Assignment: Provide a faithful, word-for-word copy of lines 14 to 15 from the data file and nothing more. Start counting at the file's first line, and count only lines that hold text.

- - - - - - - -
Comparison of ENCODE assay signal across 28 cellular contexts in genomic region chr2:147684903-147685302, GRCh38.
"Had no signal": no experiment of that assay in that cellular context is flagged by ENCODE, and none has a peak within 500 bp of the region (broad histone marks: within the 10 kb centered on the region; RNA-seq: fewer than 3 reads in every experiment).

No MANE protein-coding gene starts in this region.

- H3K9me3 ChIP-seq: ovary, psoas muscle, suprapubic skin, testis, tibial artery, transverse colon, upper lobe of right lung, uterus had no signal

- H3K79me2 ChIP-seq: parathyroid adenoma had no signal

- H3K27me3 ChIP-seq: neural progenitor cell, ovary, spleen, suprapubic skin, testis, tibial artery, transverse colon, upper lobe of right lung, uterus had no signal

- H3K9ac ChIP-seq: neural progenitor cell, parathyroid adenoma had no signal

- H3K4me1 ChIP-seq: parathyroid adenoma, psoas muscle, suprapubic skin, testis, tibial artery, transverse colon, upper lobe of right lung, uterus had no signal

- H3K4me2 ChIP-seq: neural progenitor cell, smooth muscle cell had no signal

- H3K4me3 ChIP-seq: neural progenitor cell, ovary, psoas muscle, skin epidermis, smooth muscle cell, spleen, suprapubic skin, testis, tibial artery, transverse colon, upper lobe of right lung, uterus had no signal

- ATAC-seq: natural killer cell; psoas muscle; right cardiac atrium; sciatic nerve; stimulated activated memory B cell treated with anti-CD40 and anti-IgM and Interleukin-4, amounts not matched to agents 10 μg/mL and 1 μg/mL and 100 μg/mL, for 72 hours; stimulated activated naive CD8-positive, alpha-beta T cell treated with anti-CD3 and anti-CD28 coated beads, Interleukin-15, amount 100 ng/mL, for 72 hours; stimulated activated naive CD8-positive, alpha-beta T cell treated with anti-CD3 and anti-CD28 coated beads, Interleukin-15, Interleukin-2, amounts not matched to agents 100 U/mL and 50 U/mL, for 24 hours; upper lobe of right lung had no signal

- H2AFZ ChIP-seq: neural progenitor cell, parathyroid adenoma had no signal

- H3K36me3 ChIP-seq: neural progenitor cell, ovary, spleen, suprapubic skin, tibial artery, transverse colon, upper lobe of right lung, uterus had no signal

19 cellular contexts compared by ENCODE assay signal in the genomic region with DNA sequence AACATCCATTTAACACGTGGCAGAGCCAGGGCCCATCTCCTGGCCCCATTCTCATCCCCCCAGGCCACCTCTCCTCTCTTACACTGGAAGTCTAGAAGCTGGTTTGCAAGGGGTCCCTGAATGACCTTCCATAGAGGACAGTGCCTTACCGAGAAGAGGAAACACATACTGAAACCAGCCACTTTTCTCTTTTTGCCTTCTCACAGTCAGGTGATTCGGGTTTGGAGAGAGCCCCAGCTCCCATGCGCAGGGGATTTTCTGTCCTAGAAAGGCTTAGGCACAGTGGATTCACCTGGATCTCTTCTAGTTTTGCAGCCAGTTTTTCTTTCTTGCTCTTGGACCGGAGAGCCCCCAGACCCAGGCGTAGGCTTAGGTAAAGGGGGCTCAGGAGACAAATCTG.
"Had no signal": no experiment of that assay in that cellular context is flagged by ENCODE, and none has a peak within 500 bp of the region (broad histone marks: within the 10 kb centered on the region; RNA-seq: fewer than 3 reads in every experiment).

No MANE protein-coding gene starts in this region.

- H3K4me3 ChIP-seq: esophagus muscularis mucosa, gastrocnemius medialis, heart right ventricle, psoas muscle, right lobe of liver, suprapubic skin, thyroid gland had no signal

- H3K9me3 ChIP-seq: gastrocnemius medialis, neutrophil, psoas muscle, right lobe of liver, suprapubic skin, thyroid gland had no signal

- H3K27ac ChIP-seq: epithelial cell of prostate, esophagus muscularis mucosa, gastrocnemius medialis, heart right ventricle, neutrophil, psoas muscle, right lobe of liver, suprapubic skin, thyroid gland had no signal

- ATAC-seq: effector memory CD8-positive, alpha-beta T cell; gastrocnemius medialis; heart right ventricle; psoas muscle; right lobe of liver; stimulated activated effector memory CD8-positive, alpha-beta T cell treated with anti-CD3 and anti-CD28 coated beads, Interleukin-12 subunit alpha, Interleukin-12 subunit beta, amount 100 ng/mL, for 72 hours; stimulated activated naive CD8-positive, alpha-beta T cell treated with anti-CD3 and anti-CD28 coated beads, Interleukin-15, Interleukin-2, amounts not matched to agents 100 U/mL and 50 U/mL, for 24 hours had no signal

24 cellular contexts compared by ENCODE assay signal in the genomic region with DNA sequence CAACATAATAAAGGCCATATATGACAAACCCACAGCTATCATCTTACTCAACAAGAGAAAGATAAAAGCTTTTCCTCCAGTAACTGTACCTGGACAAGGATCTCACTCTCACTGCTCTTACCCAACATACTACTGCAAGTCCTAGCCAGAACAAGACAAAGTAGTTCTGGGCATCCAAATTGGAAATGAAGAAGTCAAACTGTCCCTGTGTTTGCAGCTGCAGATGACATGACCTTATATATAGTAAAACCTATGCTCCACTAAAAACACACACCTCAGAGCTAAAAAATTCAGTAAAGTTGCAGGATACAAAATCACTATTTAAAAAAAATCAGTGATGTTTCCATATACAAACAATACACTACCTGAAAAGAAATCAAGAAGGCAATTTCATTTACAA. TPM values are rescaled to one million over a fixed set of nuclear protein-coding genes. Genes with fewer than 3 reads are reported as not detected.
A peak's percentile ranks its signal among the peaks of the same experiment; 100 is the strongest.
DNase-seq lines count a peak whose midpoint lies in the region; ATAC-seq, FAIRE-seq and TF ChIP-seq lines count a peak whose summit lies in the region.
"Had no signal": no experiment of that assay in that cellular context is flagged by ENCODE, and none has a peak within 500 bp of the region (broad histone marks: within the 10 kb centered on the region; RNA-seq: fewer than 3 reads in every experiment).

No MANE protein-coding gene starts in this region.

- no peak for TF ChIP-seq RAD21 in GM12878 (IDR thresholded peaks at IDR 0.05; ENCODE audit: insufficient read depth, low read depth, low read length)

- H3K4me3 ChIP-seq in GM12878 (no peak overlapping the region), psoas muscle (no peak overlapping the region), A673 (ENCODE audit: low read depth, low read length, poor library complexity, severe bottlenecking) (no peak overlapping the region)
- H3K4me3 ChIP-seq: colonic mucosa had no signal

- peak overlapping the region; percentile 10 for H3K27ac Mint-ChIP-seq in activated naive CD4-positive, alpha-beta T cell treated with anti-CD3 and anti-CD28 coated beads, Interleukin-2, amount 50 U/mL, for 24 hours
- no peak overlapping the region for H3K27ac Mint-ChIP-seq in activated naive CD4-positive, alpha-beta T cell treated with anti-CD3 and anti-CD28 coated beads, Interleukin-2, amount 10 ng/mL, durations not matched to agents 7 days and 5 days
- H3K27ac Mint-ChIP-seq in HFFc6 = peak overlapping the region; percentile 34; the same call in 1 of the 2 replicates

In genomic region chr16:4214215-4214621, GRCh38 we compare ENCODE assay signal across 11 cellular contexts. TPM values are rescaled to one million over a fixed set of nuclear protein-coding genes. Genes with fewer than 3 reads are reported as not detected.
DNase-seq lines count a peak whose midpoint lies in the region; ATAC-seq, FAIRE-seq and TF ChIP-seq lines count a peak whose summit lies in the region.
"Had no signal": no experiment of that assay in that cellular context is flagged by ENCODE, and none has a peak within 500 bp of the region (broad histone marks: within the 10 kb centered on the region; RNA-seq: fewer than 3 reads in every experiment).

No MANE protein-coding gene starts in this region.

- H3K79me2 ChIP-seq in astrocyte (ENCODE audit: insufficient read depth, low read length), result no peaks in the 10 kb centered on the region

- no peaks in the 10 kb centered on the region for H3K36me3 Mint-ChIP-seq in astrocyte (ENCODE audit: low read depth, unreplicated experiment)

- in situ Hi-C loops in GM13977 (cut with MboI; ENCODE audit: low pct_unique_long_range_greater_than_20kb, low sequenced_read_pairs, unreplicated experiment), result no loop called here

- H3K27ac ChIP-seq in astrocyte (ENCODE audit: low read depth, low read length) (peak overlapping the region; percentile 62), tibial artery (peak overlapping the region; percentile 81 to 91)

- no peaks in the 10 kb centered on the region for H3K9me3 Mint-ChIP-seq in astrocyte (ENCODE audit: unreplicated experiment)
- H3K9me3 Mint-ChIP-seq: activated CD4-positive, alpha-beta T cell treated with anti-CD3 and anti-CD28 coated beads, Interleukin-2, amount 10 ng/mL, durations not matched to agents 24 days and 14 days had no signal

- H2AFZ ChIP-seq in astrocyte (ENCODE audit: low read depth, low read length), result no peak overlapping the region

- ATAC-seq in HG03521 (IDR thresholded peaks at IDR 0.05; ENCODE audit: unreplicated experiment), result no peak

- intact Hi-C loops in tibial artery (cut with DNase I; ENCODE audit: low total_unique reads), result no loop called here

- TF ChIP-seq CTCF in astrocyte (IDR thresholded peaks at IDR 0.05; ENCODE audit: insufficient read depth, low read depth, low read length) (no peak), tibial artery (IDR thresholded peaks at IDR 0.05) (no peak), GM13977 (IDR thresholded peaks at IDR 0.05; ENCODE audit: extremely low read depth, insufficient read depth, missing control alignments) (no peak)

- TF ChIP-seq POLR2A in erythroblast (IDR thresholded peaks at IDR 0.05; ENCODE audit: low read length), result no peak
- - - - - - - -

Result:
19 cellular contexts compared by ENCODE assay signal in the genomic region with DNA sequence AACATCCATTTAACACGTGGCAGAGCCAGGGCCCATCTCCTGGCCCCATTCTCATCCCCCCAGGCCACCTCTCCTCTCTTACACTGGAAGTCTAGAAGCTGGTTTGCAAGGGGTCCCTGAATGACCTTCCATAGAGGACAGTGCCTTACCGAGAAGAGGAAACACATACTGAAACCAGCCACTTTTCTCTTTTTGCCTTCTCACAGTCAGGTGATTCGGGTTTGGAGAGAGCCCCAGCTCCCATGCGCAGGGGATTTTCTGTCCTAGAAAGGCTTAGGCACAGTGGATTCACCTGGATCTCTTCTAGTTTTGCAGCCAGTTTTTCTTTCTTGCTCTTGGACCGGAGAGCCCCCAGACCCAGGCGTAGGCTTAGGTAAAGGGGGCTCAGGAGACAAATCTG.
"Had no signal": no experiment of that assay in that cellular context is flagged by ENCODE, and none has a peak within 500 bp of the region (broad histone marks: within the 10 kb centered on the region; RNA-seq: fewer than 3 reads in every experiment).